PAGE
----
REVEALED: How strictly is Italy enforcing rules on Covid testing and quarantine for UK arrivals?

The terms and conditions will vary from airline to airline, but even though Ryanair allows two flight changes free of charge, Gemma pointed out that you lose the money you paid for baggage allowance each time.

Gemma and I aren’t alone in having our wedding day in Italy ruined for the umpteenth time.

Many other readers have also written to say they will now have to postpone theirs or even cancel altogether, opting to get wed in the UK after all.

Countless other holiday plans have been upended too.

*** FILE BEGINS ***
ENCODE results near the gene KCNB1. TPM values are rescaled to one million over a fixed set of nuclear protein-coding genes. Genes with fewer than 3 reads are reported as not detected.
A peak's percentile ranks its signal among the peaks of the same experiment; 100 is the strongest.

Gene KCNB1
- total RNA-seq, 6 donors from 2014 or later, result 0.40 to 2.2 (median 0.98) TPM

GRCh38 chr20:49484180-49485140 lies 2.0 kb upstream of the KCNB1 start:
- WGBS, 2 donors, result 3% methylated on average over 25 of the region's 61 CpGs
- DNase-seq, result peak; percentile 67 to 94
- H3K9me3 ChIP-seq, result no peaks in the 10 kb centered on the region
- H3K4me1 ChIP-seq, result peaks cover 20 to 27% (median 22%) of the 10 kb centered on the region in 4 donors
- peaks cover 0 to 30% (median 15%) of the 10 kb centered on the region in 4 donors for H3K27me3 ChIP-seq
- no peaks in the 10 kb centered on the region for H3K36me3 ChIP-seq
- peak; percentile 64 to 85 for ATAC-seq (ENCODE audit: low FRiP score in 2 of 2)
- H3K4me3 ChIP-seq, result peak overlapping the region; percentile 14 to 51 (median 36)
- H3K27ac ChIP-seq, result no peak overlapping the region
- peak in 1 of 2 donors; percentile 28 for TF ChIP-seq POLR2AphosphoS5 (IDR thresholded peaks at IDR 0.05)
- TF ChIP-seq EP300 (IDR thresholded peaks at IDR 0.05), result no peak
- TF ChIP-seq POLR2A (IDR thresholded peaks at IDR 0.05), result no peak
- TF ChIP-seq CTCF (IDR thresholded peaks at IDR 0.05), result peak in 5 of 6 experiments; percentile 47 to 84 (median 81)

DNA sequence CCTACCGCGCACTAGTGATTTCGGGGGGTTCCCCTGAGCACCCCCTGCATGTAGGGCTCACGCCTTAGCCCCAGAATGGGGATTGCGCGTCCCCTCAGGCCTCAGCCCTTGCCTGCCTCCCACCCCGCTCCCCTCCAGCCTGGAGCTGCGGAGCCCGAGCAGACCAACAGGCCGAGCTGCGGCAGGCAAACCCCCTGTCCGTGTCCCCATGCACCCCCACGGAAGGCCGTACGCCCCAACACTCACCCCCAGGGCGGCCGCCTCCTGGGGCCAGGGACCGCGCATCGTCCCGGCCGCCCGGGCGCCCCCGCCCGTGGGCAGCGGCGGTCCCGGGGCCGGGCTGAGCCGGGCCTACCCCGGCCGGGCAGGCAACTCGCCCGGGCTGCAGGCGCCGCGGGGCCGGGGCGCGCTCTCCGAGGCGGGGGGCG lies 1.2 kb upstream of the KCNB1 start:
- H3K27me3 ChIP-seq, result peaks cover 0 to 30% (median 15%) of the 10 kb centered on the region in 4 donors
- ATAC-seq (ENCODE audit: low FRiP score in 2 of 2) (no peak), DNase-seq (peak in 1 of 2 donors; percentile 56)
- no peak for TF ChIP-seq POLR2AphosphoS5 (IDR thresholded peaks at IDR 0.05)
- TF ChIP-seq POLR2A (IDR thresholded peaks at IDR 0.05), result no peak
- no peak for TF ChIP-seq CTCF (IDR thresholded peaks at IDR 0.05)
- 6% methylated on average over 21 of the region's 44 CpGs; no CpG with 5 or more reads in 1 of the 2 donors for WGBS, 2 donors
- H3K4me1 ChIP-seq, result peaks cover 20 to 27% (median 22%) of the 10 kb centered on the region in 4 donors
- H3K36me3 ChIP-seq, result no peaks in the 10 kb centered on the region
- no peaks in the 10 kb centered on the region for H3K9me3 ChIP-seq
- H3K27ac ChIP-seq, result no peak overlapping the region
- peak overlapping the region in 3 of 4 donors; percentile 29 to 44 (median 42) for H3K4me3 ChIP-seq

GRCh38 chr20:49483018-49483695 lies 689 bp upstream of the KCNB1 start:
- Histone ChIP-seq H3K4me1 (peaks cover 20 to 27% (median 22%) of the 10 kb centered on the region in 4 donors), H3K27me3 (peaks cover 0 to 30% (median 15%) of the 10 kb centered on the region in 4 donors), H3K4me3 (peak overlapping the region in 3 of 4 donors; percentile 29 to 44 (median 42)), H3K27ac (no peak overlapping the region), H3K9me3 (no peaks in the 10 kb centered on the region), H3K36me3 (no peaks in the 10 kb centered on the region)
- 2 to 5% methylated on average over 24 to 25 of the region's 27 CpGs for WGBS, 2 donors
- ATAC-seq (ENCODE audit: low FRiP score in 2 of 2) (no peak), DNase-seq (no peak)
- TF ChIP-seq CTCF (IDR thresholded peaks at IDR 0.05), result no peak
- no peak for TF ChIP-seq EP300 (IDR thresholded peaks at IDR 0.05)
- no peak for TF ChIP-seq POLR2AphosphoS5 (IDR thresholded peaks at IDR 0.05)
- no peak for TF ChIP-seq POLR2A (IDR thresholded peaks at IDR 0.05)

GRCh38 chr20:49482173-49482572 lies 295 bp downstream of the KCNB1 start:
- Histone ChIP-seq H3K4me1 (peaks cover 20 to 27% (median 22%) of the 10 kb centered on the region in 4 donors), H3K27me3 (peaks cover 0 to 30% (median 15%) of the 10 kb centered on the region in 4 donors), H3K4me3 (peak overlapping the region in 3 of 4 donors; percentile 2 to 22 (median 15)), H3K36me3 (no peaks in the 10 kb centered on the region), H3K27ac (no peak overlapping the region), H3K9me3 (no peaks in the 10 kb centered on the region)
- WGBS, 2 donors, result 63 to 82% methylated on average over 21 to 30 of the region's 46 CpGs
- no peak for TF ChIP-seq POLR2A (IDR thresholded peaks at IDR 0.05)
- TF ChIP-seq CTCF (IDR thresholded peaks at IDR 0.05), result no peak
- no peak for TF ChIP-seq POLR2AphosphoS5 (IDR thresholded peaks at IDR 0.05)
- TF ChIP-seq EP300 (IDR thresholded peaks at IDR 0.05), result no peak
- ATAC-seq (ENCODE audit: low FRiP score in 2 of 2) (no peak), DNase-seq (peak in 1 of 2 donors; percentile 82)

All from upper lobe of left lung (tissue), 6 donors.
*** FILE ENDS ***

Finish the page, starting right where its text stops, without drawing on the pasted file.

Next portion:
READ ALSO: UK to allow fully vaccinated travellers from Europe to skip quarantine (but not tests)

Travel industry expert Paul Charles tweeted that the decision to extend quarantine is “Italy’s loss”, as many British holidaymakers opt for other destinations.

While some travellers have already decided to book elsewhere, others told The Local their holiday plans are “ruined” following the news, and are worried about how they’ll get their money back now that they can’t make it to Italy.

Mark Taylor said his break in August was booked for six days, making it unfeasible now that five of those would have to be spent in isolation – and with children.

Some haven’t had to make a call, as travel operators have taken the decision to cancel holidays to Italy.

Steve Morrow told us TUI cancelled his holiday to Sicily for the end of September, which they’d already postponed from last year due to restrictions.

He described the company’s decision as “hasty” and said he’s still waiting for a full refund from the first postponed holiday.